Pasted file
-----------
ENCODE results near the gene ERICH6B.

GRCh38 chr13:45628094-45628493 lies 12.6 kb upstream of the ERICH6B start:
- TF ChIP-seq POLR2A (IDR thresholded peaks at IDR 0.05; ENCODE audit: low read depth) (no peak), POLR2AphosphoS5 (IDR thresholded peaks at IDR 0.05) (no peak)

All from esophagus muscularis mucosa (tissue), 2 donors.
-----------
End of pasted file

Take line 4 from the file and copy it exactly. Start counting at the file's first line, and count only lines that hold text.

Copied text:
All from esophagus muscularis mucosa (tissue), 2 donors.